Recovering hope and purpose in tragic circumstances.
BY ELIZABETH ARIEL
The last several years had been like a steep incline into a pit. Throughout his childhood he had wanted to plug his ears when he heard the words of Jeremiah predicting doom for Israel. Life had been sweet as the child of a nobleman. But now the acrid taste of captivity was real - too real. He chose to block out the memories of the last days of the siege before they were herded off to Babylon, and the wailing women who had kept up a mournful lament along the tiresome trek to this foreign land. But he couldn't forget Miriam.
Miriam. It was hard to think about his bride, who never-would-be. She was beautiful with her large, brown, thick-lashed eyes, and slender frame. The Babylonian men hadn't been slow to notice. She had been one of the first virgins claimed by a Babylonian soldier. Only the threat of a sword had kept Daniel from lurching after her as she was pulled away. Their eyes had met in one sorrowful, last look as the loud soldier swaggered away with her in tow.
A tear escaped down Daniel's cheek as he thought about her.
For Daniel this had been a year of dramatic change and decisions. In his sorrow he had heard the whisper of voices that mocked his God's goodness and faithfulness and threatened to overwhelm his resolve. He knew God had kept his word in punishing rebellious Israel, but why had he been lumped in with the evil-doers? Hadn't it been enough to lose his homeland? Now he had lost his manhood. Any hope of raising up sons to carry on the family line and preserve his name was gone. For a Jewish man to not have a son was paramount to being cut off from his people.
The pain went even deeper. The words of Moses haunted him: "No one who has been emasculated by crushing or cutting may enter the assembly of the Lord." It was a disgrace to be mutilated in any way. His place in Jewish society had been cut off. His status before God was in question.
What could or would God do for him now? The little voice continued its whispering. All was lost - even his name. He now bore the name of a Babylonian god: Beltshazzar. He would be trained to work for a godless king - one who wielded his emotions with a sword. Daniel shuddered at the thought.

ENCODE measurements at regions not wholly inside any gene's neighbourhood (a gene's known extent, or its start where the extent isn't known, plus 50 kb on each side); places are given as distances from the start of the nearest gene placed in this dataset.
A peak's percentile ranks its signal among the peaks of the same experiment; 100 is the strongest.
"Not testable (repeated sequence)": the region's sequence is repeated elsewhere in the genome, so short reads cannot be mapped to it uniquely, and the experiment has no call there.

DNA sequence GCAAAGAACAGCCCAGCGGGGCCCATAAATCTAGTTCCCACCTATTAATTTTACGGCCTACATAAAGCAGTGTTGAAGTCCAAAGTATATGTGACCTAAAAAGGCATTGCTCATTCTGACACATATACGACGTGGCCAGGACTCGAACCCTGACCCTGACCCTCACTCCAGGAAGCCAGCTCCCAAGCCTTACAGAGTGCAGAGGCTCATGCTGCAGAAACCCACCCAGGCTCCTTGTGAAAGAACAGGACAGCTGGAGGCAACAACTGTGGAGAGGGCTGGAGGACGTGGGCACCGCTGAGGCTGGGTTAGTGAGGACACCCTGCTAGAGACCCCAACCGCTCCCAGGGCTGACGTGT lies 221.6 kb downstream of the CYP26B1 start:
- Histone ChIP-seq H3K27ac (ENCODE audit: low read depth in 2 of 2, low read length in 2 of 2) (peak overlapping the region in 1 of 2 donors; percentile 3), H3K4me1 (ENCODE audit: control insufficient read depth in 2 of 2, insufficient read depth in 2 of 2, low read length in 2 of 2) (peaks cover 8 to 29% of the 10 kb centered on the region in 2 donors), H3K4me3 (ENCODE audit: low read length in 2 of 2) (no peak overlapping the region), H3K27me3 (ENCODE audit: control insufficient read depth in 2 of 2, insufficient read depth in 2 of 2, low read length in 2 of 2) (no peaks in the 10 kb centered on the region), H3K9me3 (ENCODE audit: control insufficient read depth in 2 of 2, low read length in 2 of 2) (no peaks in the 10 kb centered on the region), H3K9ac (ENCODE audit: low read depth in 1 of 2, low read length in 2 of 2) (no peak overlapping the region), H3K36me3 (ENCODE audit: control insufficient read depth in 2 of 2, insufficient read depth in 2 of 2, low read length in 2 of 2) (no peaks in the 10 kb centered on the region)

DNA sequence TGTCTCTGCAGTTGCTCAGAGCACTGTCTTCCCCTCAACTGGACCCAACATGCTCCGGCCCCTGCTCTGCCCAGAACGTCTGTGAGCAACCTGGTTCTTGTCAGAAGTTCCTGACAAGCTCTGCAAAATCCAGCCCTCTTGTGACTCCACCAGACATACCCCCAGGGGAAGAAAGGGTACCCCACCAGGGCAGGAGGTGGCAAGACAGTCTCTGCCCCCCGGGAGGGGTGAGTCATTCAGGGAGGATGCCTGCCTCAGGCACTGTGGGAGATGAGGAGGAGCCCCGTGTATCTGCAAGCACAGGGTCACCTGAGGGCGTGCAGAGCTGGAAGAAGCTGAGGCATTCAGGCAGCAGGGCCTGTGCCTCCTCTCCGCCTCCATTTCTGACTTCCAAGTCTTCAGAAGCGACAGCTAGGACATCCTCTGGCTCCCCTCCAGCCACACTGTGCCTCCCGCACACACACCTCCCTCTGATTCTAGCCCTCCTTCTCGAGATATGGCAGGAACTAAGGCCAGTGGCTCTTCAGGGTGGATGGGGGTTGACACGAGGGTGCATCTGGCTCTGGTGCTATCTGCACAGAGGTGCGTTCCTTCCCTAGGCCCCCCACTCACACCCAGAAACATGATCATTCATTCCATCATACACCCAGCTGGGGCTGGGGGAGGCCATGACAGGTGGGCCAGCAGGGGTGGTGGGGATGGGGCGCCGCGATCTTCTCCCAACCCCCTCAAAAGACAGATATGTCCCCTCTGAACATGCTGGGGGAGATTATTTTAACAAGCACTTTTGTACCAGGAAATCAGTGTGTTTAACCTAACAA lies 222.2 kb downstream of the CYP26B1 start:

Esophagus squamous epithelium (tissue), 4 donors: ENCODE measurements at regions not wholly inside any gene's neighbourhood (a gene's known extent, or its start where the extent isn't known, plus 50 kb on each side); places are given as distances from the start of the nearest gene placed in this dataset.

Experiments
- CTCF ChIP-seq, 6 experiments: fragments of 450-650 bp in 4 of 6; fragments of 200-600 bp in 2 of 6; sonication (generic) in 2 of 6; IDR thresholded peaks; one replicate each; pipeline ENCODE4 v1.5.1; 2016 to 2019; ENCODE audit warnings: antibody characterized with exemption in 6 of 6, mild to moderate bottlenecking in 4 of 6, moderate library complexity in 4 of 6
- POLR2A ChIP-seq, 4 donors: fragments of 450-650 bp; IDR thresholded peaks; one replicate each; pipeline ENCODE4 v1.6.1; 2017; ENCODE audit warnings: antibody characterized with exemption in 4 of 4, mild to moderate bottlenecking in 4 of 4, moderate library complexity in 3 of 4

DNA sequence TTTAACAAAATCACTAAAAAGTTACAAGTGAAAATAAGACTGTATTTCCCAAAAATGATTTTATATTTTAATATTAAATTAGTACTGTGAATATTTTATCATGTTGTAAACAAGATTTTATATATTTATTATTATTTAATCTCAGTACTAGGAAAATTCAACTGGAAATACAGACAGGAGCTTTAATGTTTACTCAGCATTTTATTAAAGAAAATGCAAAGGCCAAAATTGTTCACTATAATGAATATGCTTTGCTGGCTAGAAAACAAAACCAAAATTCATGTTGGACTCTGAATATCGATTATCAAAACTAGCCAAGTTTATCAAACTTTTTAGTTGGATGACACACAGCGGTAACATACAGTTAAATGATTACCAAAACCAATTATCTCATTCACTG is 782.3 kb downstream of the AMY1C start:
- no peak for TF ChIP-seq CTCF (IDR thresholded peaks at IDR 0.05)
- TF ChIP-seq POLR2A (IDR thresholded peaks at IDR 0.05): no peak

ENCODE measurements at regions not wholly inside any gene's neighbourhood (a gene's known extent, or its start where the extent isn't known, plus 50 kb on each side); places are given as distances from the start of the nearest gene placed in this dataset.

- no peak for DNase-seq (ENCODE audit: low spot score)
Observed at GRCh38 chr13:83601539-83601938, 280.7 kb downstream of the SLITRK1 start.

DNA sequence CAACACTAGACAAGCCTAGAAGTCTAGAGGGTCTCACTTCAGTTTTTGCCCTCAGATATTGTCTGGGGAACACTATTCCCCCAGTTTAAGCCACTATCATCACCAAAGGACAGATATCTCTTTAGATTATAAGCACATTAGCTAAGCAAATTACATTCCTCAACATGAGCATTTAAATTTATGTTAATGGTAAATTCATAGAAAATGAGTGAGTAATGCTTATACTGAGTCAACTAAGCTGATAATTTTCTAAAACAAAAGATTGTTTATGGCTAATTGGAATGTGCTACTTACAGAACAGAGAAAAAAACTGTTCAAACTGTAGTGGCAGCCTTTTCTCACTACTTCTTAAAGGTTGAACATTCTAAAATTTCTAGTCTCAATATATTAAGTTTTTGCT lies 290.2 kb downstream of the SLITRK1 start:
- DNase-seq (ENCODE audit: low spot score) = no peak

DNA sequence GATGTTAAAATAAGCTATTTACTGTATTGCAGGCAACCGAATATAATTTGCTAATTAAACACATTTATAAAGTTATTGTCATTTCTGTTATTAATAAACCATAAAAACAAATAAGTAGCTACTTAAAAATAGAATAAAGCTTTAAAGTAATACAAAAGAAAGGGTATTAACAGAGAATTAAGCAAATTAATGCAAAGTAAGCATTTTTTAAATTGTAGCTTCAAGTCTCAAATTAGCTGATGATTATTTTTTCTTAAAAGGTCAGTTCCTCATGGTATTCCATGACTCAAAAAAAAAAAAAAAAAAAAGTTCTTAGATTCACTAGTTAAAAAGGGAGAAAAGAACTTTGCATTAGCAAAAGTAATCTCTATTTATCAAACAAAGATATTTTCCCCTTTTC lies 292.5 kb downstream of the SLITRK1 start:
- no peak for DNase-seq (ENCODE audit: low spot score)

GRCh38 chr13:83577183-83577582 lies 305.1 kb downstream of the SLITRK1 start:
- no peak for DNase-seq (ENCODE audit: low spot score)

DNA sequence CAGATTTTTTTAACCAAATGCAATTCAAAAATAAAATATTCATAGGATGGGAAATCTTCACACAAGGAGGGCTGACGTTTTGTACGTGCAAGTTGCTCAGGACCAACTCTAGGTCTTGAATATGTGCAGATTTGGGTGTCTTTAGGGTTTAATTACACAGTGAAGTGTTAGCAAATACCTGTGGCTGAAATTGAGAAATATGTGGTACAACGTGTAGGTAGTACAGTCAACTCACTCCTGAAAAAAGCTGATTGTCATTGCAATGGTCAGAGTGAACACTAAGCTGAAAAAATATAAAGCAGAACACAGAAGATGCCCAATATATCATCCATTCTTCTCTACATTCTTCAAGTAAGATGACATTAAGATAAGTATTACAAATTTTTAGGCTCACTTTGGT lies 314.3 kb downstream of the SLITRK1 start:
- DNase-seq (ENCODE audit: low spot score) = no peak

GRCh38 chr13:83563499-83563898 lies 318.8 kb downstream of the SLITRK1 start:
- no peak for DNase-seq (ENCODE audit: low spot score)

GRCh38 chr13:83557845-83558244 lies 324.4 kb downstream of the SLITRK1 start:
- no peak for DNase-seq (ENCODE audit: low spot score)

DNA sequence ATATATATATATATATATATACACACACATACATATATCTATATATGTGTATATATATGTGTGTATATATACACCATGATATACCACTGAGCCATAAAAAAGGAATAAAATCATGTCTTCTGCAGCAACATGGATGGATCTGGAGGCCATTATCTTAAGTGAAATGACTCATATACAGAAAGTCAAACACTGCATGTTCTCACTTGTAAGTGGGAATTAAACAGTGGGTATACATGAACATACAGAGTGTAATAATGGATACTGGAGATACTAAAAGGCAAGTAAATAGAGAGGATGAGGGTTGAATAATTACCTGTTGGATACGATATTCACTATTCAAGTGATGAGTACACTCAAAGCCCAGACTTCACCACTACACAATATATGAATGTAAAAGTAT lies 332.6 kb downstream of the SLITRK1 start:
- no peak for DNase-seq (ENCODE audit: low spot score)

But he picked up the scroll, kissed it and held it to his heart. Something stirred within. No, no matter what, he wasn't letting go of his God. It was all he had left; it was the only thing that couldn't be taken from him. No, somehow God would work this out. He would stay faithful no matter what.
He recalled the words of Jeremiah: "Seek the peace and prosperity of the city to which I have carried you into exile. Pray to the Lord for it, because if it prospers, you too will prosper." Yes, this was his calling. He had been sent here for a purpose. He would serve this godless king with all the devotion and love of one serving the king of Israel. It was time to lay down his dreams and take up God's.
Days turned into years as Daniel persisted in honoring the God he could not see. Staying true had meant living on legumes and vegetable; defying the king's order and facing the lions. But the God he could not see stood alongside him and even the godless kings came to acknowledge this. Kings came and went, but Daniel's honor didn't fade. He had no offspring, and yet his name has been remembered throughout history. He became a friend of God - laboring in prayer for the restoration of Israel; sharing in the secrets of things to come.And as one who revered God by living according to His desires regardless of the political pressures, he became "highly esteemed" in the sight of God - an honor that carries on eternally in the courts of heaven.